A member of the cty council or the mayor may propose an ordinance. This is usually done by making a motion asking city staff to write an ordinance designed to accomplish a specific goal. For example, a city council member may propose a motion asking staff to develop safety standards, location criteria, and/or operational guidelines for medical cannabis collectives. The draft ordinance is prepared for a hearing by the city attorney's office or other legal department. In some cases, councilmembers or public interest groups may submit a complete draft of an ordinance for consideration.
Once written, the ordinance is assigned a number and published by the city clerk for the "first reading" (sometimes referred to as "first hearing"). After the first reading, the draft ordinance is usually referred to a council committee for study, public discussion, and the amendment process where necessary. If approved by the committee, the bill is passed back to the city council for a second reading. Additional committee hearings are held if the city council decides they are necessary. A third reading may lead to the final passage of the ordinance into law. In most cases, the mayor must sign or veto the legislation. If the mayor vetoes the ordinance, it is returned to the council. The council may override the mayor's decision to veto with a two-thirds vote. There is a great deal of variance in the veto/override process.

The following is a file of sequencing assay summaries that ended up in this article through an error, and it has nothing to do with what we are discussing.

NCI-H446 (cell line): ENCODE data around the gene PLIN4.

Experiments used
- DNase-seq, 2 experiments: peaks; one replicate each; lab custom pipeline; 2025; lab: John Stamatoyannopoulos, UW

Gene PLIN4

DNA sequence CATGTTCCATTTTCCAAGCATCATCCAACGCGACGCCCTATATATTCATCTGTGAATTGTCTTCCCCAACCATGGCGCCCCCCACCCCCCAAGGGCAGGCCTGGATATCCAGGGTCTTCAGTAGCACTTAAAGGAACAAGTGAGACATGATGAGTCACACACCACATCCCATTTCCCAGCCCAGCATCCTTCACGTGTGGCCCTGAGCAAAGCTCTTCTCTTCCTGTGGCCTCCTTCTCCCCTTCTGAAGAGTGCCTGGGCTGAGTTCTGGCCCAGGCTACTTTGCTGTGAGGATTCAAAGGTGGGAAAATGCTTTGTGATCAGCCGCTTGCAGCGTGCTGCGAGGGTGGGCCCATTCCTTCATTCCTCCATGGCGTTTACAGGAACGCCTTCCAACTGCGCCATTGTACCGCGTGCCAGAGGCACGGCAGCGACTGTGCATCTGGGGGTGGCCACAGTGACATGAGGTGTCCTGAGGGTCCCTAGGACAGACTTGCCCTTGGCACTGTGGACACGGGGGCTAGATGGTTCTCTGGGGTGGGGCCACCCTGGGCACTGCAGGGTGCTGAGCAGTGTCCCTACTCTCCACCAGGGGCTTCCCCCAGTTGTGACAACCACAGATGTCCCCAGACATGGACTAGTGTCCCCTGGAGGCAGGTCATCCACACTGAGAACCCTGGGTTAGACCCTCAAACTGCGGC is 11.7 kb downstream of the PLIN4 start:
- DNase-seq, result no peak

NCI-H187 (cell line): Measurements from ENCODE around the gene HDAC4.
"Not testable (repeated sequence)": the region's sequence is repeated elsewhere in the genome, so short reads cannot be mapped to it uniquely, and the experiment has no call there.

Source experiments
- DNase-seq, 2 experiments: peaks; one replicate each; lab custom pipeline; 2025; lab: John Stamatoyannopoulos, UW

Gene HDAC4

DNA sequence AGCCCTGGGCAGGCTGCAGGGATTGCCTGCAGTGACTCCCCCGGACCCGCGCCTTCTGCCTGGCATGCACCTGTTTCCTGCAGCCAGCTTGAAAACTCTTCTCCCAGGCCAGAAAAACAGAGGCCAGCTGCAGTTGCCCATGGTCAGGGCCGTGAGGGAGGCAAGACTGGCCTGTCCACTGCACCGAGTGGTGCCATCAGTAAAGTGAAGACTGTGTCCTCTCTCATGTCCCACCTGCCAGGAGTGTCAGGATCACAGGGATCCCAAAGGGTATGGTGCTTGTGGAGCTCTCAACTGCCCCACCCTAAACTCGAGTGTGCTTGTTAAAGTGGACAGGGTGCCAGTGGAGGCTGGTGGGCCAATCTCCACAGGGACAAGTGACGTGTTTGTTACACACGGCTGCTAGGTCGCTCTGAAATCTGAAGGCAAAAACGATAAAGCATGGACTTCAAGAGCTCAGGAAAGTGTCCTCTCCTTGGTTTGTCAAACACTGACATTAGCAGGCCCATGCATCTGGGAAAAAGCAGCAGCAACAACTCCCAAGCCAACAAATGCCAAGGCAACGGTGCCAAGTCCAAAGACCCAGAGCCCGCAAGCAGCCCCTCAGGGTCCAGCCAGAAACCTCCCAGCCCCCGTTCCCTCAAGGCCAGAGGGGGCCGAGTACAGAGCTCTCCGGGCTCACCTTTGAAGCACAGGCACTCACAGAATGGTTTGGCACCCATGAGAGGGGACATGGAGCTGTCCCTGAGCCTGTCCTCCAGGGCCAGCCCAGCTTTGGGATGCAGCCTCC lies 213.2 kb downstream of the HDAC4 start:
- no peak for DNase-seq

A city council may take one of the four following legislative actions pertaining to medical cannabis. Each of these may impact the process differently:
- Ordinances are laws adopted by the council that usually amend the Municipal Code. Most ordinances appear on two consecutive Council Agendas. The first appearance is for the purpose of hearings, the second is for adopting the proposal into law. Usually, ordinances are effective 30 days after they are accepted.